This first item is roughly a month late, and the image quality isn't as good as I'd like it to be, but I saw this map on Facebook and thought it was informative. It shows the Alamo as it looked in February 1836 with an overlay of modern streets.
As you can see, the Alamo was much larger than we imagine. I think the State of Texas has acquired the land on the west side of the plaza where Ripley's is located. I think their intention is to eventually reconfigure the plaza so it's closer to its layout in 1836.
I recently read Blood of Heroes by James Donovan and finally understood that the main entrance to the Alamo complex was on the south side, where Jim Bowie's room is noted on the map. The other thing I didn't realize is that the main part of the battle did not occur at the west wall. The north wall and east wall were the site of the most intense attacks on the final day. An attack from the south and a late surge at the west wall occurred at the very end.
A fellow who posts photos on Facebook under the name Traces of Texas posted the following, which show Rollover Pass in 1957. (The pass is on Boliver Peninsula several miles east of the ferry landing.)
I never realized that Rollover Pass got its name from smuggling. The pass was a strip of land where the peninsula was at its narrowest. Smugglers would land their boats in the surf and then roll barrels over the narrow spot and reload other boats with their contraband and haul it into Galveston Bay for distribution at various rendezvous. Smugglers skirted customs at the Port of Galveston which patrolled the mouth of the bay between Galveston and Boliver.
Apparently, the pass was dredged on private land in 1955. By 1957 it was a hot spot for fishing, as these photos attest. Actually, it's still a good fishing spot, judging by the photos I see on Facebook.
|Rollover Pass in 1957.|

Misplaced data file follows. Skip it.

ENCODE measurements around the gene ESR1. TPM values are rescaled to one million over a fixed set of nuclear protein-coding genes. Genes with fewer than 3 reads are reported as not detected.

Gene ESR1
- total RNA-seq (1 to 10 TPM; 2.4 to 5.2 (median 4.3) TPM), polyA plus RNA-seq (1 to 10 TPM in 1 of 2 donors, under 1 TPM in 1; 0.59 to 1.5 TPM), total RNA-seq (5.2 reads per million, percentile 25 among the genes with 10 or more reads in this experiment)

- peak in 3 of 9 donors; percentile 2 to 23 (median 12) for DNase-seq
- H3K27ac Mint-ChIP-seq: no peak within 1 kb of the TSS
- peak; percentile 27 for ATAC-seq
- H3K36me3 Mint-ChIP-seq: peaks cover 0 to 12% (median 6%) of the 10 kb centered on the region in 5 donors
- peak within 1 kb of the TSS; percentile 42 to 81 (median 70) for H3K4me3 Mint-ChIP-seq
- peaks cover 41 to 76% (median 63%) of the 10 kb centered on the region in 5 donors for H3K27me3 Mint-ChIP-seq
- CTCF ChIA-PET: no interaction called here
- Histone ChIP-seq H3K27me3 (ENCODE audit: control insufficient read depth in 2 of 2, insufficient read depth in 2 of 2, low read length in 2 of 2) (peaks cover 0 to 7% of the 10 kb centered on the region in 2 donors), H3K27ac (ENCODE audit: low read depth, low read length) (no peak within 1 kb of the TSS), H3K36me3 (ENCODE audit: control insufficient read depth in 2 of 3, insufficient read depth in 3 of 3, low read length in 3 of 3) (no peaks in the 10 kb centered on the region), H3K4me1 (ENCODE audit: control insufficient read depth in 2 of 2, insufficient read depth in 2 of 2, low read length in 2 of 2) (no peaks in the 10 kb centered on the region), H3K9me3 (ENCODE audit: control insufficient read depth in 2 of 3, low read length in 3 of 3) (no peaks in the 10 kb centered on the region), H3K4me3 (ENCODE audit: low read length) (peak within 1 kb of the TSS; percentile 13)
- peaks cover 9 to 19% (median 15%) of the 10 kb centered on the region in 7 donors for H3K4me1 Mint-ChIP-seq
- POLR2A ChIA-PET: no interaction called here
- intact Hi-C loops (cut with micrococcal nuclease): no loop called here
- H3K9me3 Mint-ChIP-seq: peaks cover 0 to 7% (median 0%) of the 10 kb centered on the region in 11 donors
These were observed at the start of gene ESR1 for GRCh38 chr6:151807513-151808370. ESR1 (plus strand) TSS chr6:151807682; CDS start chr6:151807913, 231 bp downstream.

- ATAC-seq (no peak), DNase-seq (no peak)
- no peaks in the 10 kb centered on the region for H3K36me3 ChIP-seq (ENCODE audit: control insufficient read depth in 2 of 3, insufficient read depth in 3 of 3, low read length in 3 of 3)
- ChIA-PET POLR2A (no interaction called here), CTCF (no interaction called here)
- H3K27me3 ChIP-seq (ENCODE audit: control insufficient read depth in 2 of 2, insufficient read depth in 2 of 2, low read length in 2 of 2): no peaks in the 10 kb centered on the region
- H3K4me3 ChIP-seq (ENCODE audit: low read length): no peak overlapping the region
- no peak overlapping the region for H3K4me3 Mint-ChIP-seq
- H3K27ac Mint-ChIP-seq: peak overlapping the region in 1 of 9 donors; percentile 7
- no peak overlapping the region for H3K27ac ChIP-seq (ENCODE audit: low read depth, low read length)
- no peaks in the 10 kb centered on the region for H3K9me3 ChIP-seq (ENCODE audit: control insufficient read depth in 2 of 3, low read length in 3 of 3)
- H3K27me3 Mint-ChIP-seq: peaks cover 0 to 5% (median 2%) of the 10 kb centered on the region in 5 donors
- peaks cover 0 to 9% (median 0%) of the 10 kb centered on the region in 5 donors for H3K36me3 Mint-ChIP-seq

Some of you may have read recently, that Schlumberger is moving its US headquarters out of Houston to Sugar Land. I found this article in the September 1956 issue of The Imperial Crown, announcing Schlumberger's purchase of 1,300 acres of land in what eventually became Sugar Land's industrial park north of Highway 90A.
I had forgotten Schlumberger came to Sugar Land that long ago.
I could have sworn I saw Milkdrop Moe on Houston television when I was a child, but based on what I've found on the Internet, he was gone before I could turn on a tv set. Here's what Earl Blair posted on Facebook:
|Milkdrop Moe with Uncle Ned.|
THE MYSTERY OF THE MISSING MILK DROP - I've been watching Houston television, off and on, since 1951. In those distant days, KPRC-TV was the only station telecasting blurry, black and white images to the rabbit ears perched precariously atop our 14" family Philco.
My very favorite Houston television personality from that time, was a large, talking milk drop -- yes, talking milk drop -- named "Milkdrop Moe."
Along with his human counterpart, Uncle Ned, Milkdrop's fifteen minute daily show basically served to introduce Crusader Rabbit animated cartoons and sell Sanitary Farm Dairies' milk. What could possibly provide a better endorsement of milk to a six year-old mind like mine, than first-hand testimony from a milk drop?? And one that peppered his salesmanship with a bounty of bon mots, to boot.
Noteworthy is fact that Crusader Rabbit was the very first animated cartoon series from Jay Ward, then partnered with the show's creator Alex Anderson, who later delighted television viewers with Rocky, Bullwinkle, George of the Jungle and dozens of other memorable animated cartoon characters. It was also the first cartoon series designed specifically for television. The initial episode—"Crusader vs. the State of Texas"—aired on KNBH (now KNBC) in Los Angeles on August 1, 1949.
Inside the cramped costume was talented comedian, Bobby Lauher (sometimes spelled Larr professionally). Lauher (1930-73) was born in Illinois, but grew up in Houston. A popular personality on KPRC-TV, he also teamed with Johnny Royal for that station's local comedy show, "The Guys Next Door." He found greater fame as part of Ernie Ernie Kovacs' ensemble and as a comedy writer providing laughs for Rowan and Martin and many others.
As memorable as Milkdrop remains in my mind, the show was only on the air for two years, 1952-53, and was a local Houston creation, which made finding memorabilia difficult. I located images of a badge and personal appearance flyer, but a photo of the pasteurized personality had proven elusive for decades.
That is, until this morning when, in one of my endless Internet searches, happened, purely by chance, to come across the below photo. Here, then, for all of you old enough to remember, is Milkdrop Moe and his pal, Uncle Ned. (See photo above.)